VANCOUVER, B.C.--Black hat or white hat?
That was the seemingly innocuous question that greeted attendees at the
CanSecWest conference this week: Do you want the white baseball cap
or the black one? (Gray caps were reserved for speakers.)
Yet within the security community, the question is a litmus test that
differentiates between those who use their knowledge to improve computer
security--the white hats--and those who use it to break into computer
systems--the black hats.
Despite the fact that most of the attendees came from reputable
companies, the black caps were gone by the second day.
"When you get down to it, these guys are really all the same personality
type," said Martin Roesch, president of SourceFire and the creator of a
popular open-source intrusion detection system called Snort.
After a day at the conference, just what that personality type was
seemed clear: Not good or bad, just monomaniacally curious.
That curiosity first focused on the hotel's high-speed network.
By registration time, an attendee had already gotten the password to the
hotel's phone system (but didn't use it), and a day later, the hotel's
high-speed Internet system had been accidentally crashed by another
attendee who had taken over the hardware connecting the hotel to the
Internet. (It was resurrected soon after.)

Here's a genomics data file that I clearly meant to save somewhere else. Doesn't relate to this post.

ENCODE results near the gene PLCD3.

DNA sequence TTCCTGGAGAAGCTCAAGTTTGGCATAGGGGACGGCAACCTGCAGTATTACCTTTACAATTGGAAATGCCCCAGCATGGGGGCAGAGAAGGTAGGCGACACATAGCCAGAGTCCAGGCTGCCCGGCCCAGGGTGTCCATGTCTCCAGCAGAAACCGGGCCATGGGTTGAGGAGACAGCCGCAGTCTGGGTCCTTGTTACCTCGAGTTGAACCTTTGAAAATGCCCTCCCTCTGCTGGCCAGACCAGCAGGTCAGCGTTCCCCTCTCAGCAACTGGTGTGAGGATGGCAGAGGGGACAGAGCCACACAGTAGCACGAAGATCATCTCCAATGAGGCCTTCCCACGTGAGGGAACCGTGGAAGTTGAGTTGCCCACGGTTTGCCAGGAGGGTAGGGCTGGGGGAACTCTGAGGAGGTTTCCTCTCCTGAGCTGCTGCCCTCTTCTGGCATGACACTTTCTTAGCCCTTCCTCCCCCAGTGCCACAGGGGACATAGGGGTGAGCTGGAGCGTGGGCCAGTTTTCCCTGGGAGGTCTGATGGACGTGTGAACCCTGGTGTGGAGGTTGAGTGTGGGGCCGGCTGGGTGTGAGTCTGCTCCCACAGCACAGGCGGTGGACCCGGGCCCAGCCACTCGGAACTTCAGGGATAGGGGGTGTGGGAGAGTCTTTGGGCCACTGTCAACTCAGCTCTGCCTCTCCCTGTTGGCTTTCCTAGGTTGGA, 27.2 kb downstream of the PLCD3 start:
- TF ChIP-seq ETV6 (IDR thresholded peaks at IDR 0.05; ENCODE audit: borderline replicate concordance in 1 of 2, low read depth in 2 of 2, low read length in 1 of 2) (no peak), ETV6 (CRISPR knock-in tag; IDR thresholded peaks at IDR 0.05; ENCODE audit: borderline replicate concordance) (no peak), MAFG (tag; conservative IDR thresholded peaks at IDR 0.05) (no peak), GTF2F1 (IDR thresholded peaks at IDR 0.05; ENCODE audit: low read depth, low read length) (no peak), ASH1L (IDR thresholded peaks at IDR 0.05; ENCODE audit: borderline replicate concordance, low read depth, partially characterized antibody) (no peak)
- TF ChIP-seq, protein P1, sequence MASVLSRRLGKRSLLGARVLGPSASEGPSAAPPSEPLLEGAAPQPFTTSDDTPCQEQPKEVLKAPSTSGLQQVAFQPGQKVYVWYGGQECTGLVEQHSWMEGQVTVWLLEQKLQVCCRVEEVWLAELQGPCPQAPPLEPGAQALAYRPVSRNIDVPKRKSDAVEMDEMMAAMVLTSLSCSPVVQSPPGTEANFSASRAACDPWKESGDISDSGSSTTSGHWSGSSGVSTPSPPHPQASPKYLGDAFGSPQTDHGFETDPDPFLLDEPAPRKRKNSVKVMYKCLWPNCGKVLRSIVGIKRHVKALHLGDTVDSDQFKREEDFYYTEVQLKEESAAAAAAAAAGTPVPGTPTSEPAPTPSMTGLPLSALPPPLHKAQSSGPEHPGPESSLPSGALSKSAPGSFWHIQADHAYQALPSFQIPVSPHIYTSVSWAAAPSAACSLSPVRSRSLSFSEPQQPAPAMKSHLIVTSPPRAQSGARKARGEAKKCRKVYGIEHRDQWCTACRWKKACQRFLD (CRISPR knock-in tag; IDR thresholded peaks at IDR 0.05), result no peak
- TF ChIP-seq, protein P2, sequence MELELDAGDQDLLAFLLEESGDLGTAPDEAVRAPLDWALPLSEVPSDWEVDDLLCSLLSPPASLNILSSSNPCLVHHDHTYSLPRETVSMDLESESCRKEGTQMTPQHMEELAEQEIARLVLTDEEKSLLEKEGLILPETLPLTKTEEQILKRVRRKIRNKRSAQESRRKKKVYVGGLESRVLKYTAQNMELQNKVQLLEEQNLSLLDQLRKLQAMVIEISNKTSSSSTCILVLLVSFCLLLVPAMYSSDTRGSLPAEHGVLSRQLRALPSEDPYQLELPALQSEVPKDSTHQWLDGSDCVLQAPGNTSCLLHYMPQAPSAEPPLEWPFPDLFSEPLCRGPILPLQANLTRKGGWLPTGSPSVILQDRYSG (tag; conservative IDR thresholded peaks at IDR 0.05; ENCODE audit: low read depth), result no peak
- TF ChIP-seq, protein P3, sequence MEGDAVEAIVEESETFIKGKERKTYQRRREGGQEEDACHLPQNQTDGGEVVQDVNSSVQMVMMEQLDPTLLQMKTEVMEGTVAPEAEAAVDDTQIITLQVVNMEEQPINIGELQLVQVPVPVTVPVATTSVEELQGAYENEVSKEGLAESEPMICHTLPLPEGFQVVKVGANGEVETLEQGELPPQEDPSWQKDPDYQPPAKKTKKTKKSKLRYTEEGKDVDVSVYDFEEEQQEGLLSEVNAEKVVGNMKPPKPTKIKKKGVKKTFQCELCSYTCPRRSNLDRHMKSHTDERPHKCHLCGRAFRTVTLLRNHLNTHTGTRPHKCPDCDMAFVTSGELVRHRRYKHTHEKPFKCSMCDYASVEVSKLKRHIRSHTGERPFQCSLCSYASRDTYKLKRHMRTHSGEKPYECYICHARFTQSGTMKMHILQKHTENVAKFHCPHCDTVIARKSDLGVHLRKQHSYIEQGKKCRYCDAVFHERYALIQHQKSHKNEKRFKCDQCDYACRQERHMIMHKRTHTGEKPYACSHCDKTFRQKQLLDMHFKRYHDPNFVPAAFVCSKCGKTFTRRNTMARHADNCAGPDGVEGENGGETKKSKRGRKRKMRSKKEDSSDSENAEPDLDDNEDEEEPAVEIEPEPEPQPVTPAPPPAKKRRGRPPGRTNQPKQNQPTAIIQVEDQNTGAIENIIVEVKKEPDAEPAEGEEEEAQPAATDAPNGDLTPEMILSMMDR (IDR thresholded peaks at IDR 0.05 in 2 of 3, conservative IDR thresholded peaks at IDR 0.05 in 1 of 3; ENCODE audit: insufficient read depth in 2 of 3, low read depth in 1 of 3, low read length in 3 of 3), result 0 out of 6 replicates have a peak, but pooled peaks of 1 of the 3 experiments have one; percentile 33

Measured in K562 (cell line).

Richard Johnson, security administrator for the National Center for
Atmospheric Research, connected an Apple Airport wireless hub to his room's
high-speed Internet port, so he could wander around his room and still
use the Internet. Within five minutes, he said, a handful of hackers from
nearby rooms had hitched a ride on his connection as well.
"They're just playing," he said. "We're all having a good time
That sort of curiosity made the conference's wireless network a
security nightmare. Almost every person on it was either scanning every
other person's computer or just passively listening to what the other
computers were doing.
The scanning set off digital burglar alarms, called intrusion
detection systems, run by many of the security specialists.
Normally, a typical user with a personal firewall might see a handful of
alerts every hour, on a busy day. SourceFire's Roesch, sporting a black
cap, said he saw 2,300 alerts on his computer in less than five minutes.
By the end of the conference, paranoia had set in. Type a password into
Yahoo? Someone most likely knows it. Send an e-mail to a friend?
Someone's reading it right now.
Suddenly, the Internet seemed a lot less safe. Of course, that's the
whole point of what these people do.